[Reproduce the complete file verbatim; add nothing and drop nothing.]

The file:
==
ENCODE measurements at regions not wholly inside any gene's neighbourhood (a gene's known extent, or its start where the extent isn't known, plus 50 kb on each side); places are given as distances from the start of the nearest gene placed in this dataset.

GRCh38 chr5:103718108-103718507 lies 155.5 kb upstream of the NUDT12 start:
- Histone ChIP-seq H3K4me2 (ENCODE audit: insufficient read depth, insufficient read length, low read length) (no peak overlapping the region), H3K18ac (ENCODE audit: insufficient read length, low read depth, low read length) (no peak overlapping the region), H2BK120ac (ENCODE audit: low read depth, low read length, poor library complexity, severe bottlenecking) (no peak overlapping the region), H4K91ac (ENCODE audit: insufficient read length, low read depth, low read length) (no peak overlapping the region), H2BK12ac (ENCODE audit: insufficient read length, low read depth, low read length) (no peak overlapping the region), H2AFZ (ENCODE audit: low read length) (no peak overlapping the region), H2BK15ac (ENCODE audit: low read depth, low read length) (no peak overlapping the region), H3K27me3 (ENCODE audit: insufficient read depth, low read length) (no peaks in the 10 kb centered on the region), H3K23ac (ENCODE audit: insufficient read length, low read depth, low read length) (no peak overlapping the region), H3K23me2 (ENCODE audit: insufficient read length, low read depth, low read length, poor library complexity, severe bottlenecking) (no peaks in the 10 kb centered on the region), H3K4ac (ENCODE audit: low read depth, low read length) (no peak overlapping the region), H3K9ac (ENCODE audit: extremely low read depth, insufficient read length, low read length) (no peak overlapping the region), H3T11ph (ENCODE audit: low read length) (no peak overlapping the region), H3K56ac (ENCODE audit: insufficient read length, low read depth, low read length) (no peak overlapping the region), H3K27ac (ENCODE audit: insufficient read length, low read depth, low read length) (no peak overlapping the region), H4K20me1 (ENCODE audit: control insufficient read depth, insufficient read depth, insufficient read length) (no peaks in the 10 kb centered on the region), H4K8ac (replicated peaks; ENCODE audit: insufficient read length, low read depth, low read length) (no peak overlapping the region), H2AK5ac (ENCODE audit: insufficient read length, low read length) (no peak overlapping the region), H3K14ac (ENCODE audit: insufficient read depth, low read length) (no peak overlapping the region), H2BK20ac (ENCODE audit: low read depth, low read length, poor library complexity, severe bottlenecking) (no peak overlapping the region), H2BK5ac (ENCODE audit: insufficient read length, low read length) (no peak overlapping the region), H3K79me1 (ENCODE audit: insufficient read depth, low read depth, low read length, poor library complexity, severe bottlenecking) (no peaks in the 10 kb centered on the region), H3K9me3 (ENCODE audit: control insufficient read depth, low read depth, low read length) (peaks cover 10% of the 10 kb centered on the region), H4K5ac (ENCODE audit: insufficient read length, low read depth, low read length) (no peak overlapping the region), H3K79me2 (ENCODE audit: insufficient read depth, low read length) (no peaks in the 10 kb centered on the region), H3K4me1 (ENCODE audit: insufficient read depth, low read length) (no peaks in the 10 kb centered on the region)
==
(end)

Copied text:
ENCODE measurements at regions not wholly inside any gene's neighbourhood (a gene's known extent, or its start where the extent isn't known, plus 50 kb on each side); places are given as distances from the start of the nearest gene placed in this dataset.

GRCh38 chr5:103718108-103718507 lies 155.5 kb upstream of the NUDT12 start:
- Histone ChIP-seq H3K4me2 (ENCODE audit: insufficient read depth, insufficient read length, low read length) (no peak overlapping the region), H3K18ac (ENCODE audit: insufficient read length, low read depth, low read length) (no peak overlapping the region), H2BK120ac (ENCODE audit: low read depth, low read length, poor library complexity, severe bottlenecking) (no peak overlapping the region), H4K91ac (ENCODE audit: insufficient read length, low read depth, low read length) (no peak overlapping the region), H2BK12ac (ENCODE audit: insufficient read length, low read depth, low read length) (no peak overlapping the region), H2AFZ (ENCODE audit: low read length) (no peak overlapping the region), H2BK15ac (ENCODE audit: low read depth, low read length) (no peak overlapping the region), H3K27me3 (ENCODE audit: insufficient read depth, low read length) (no peaks in the 10 kb centered on the region), H3K23ac (ENCODE audit: insufficient read length, low read depth, low read length) (no peak overlapping the region), H3K23me2 (ENCODE audit: insufficient read length, low read depth, low read length, poor library complexity, severe bottlenecking) (no peaks in the 10 kb centered on the region), H3K4ac (ENCODE audit: low read depth, low read length) (no peak overlapping the region), H3K9ac (ENCODE audit: extremely low read depth, insufficient read length, low read length) (no peak overlapping the region), H3T11ph (ENCODE audit: low read length) (no peak overlapping the region), H3K56ac (ENCODE audit: insufficient read length, low read depth, low read length) (no peak overlapping the region), H3K27ac (ENCODE audit: insufficient read length, low read depth, low read length) (no peak overlapping the region), H4K20me1 (ENCODE audit: control insufficient read depth, insufficient read depth, insufficient read length) (no peaks in the 10 kb centered on the region), H4K8ac (replicated peaks; ENCODE audit: insufficient read length, low read depth, low read length) (no peak overlapping the region), H2AK5ac (ENCODE audit: insufficient read length, low read length) (no peak overlapping the region), H3K14ac (ENCODE audit: insufficient read depth, low read length) (no peak overlapping the region), H2BK20ac (ENCODE audit: low read depth, low read length, poor library complexity, severe bottlenecking) (no peak overlapping the region), H2BK5ac (ENCODE audit: insufficient read length, low read length) (no peak overlapping the region), H3K79me1 (ENCODE audit: insufficient read depth, low read depth, low read length, poor library complexity, severe bottlenecking) (no peaks in the 10 kb centered on the region), H3K9me3 (ENCODE audit: control insufficient read depth, low read depth, low read length) (peaks cover 10% of the 10 kb centered on the region), H4K5ac (ENCODE audit: insufficient read length, low read depth, low read length) (no peak overlapping the region), H3K79me2 (ENCODE audit: insufficient read depth, low read length) (no peaks in the 10 kb centered on the region), H3K4me1 (ENCODE audit: insufficient read depth, low read length) (no peaks in the 10 kb centered on the region)